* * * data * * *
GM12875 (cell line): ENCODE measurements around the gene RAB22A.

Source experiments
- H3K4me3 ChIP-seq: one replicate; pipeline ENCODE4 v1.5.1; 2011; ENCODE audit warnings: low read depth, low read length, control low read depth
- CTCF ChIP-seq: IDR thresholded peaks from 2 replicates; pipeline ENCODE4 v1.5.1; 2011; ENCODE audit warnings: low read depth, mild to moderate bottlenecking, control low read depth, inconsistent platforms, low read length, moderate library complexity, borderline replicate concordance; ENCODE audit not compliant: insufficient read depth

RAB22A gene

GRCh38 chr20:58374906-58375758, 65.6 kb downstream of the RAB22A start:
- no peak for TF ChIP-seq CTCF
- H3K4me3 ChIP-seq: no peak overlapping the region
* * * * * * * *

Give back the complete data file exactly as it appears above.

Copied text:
GM12875 (cell line): ENCODE measurements around the gene RAB22A.

Source experiments
- H3K4me3 ChIP-seq: one replicate; pipeline ENCODE4 v1.5.1; 2011; ENCODE audit warnings: low read depth, low read length, control low read depth
- CTCF ChIP-seq: IDR thresholded peaks from 2 replicates; pipeline ENCODE4 v1.5.1; 2011; ENCODE audit warnings: low read depth, mild to moderate bottlenecking, control low read depth, inconsistent platforms, low read length, moderate library complexity, borderline replicate concordance; ENCODE audit not compliant: insufficient read depth

RAB22A gene

GRCh38 chr20:58374906-58375758, 65.6 kb downstream of the RAB22A start:
- no peak for TF ChIP-seq CTCF
- H3K4me3 ChIP-seq: no peak overlapping the region